Buying a Show Dog
Before you even visit a breeder to view their puppies, you must be sure that the breed you want to purchase will fit in with your family. Making a mistake with your choice of breed can cause untold misery not only for the family but also for the puppy. Making the right choice before you purchase will save a dog from being rehomed - or worse.Chances are, even the hardest of hearts will soften at the sight of a litter of six week old puppies. All dogs look cute at this age regardless of breed, shape or state of health but you must harden your heart and be ready to inspect the puppy just as you would when purchasing a car.
Pick the Right BreedHave you done your homework? Are you sure the breed you have set your heart on is right for you and vice versa? You may well admire the Irish Wolfhound but will it fit into your small penthouse flat? Springer Spaniels are a lovely breed but can you find time to exercise them? The small petite toy breeds are cute, but will your family of boisterous boys take to these dinky dogs?
Do Your HomeworkThere are many books written on the individual breeds of dog, so ask at your library. Contact the breed clubs for the breed you are interested in and visit their next show or event. Members are only too happy to discuss the finer points of the breed they love, they will also be able to advise on puppies that are being bred by reputable breeders.When out walking look for local owners of the breed you are interested in, ask their advice about living with the breed especially the downsides, do they chew? Are they easy to train? Are they faddy eaters? You need to know all aspects of owning your chosen breed before it becomes a member of your family - too many hearts will be broken if, six months later you realise you have made a mistake and the puppy has to be rehomed.
Visiting the BreederSo you've done your homework and today is the day you visit the first litter. Yes it's the first visit, don't feel you have to make your mind up straight away. Steel yourself to visit other litters and compare the puppies before you hand over your money, as you are looking to purchase a potential show dog you must be very choosy.
Remember to tell the breeder that you require a puppy to show, your breeder must also show her stock. She may have some very nice puppies but as a novice exhibitor yourself you will need the support and advice of an established show breeder to guide you through the next few years.
Look CloselyBe prepared to stay for at least one hour when viewing the litter, you can't pick a puppy in a few minutes.Do the puppies seem bright and active? Remember they may have just been fed, most dogs sleep for a while after eating. Are the eyes, ears and nose clear and free from discharge?
Do they have diarrhoea are they vomiting, is there blood present? All these signs point towards an infection, puppies can dehydrate very quickly and this can be fatal. What about their tummies - are they full and bloated? They could have a belly full of worms. Remember though that most puppies are born with roundworms but by the time you visit to view them any good breeder would have eradicated the problem.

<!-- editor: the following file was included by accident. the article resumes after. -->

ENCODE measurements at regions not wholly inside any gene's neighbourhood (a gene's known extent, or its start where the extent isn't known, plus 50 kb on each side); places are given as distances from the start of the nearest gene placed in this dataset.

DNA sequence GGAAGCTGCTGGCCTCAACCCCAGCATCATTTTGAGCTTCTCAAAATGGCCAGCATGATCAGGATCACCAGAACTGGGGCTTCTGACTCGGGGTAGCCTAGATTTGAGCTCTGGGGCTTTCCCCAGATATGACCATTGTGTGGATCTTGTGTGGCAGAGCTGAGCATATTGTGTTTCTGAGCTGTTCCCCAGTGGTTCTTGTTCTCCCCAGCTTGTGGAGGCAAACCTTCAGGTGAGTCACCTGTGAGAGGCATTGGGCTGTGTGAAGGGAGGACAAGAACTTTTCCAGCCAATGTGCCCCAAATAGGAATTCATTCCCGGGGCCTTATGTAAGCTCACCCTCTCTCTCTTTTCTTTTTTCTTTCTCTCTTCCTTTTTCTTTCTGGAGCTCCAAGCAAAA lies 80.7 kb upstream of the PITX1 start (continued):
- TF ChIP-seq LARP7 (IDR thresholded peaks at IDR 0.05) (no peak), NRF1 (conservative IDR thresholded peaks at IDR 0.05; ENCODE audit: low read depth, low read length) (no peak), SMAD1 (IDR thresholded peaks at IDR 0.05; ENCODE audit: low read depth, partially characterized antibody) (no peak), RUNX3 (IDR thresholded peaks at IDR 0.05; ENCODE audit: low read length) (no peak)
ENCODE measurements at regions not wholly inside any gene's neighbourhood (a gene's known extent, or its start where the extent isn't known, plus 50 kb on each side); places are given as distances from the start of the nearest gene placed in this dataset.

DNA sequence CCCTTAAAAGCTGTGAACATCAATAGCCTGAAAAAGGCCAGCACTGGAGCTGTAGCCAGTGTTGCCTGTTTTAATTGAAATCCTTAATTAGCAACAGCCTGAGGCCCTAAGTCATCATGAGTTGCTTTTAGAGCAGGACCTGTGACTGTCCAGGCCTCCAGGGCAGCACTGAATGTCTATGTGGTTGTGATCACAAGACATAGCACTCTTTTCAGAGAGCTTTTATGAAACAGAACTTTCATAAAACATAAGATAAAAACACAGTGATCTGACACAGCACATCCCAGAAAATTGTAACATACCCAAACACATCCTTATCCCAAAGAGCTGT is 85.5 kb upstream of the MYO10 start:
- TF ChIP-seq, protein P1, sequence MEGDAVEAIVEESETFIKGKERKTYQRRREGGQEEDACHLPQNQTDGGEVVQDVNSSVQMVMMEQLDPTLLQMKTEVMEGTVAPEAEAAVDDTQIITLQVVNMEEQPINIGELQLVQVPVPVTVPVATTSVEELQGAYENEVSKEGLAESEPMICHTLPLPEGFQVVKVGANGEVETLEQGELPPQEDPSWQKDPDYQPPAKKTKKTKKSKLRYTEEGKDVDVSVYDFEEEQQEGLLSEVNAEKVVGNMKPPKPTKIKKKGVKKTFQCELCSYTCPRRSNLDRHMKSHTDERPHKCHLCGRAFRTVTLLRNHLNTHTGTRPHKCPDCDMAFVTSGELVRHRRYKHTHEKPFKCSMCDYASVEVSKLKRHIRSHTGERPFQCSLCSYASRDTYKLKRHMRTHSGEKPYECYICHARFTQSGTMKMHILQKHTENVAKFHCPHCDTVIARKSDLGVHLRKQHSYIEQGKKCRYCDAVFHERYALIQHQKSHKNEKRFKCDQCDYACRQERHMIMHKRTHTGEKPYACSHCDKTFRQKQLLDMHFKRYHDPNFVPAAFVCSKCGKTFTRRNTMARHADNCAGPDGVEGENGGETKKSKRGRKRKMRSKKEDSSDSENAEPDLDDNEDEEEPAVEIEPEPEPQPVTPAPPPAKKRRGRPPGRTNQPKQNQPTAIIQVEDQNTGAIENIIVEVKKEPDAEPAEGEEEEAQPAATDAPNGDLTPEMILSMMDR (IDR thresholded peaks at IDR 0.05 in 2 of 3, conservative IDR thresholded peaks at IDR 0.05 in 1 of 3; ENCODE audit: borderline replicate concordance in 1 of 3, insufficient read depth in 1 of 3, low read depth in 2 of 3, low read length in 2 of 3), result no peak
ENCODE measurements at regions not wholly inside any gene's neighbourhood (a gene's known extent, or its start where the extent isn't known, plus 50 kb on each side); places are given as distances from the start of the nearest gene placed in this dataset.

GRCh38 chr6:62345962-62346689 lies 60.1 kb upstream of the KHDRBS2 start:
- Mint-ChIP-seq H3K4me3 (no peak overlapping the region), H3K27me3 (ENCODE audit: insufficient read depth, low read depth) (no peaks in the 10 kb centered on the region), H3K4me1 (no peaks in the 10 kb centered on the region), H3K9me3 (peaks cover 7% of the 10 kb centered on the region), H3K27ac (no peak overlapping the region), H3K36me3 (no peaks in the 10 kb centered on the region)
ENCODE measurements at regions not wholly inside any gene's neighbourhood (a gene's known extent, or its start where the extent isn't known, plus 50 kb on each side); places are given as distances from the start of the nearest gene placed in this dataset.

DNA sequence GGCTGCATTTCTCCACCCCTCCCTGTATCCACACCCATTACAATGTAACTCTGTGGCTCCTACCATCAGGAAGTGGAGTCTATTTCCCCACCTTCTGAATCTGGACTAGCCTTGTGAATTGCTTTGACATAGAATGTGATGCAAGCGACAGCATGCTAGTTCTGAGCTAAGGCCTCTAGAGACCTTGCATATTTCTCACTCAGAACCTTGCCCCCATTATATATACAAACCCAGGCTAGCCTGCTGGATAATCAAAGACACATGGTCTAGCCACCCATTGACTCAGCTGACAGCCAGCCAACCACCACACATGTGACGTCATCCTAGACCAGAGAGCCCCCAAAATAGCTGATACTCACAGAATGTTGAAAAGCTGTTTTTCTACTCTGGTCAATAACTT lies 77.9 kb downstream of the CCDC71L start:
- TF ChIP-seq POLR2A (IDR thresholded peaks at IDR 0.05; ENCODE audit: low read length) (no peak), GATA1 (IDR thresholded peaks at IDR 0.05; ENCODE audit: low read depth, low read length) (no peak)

How do the puppies react to the breeder? Are they friendly or do they cower away? In most circumstances the mother of the litter is present, is she healthy and well looked after - remember she may be a little thin and her coat wont be at its best after all she has been feeding and caring for a lively bunch of youngsters!
PaperworkAsk to be shown the puppies pedigree and registration documents. Every breed has health problems; your breed club and the Kennel Club will have a list of the relevant ones pertaining to the breed of your choice. In many instances there will be health checks undertaken by the breeder to ensure as much as possible that she is breeding from healthy stock, ask to see proof of these checks. These will be original documents, not photocopies.
Stud DogThe stud dog is not always owned by the breeder, in most cases she would have taken her bitch to a suitable stud dog, he may live at the other end of the country - even abroad. She should be able to show you a photograph and give you details of the owner. In most cases the stud dog owner is happy to speak to you on the telephone - they will be as interested in you owning and showing their dog's progeny as the owner of the bitch.
InterrogationBe prepared to be interrogated by the breeder. Any good breeder will want to know all about you, your family and lifestyle. Also, as you have notified her that you wish to exhibit the puppy she will want to be assured that you are serious about your intentions. No breeder wants to sell a puppy with show potential to a pet home, however good it is.
When you have decided on your puppy you will be able to pay a deposit and arrange a date to take home your future champion. This will be the beginning of a rewarding hobby.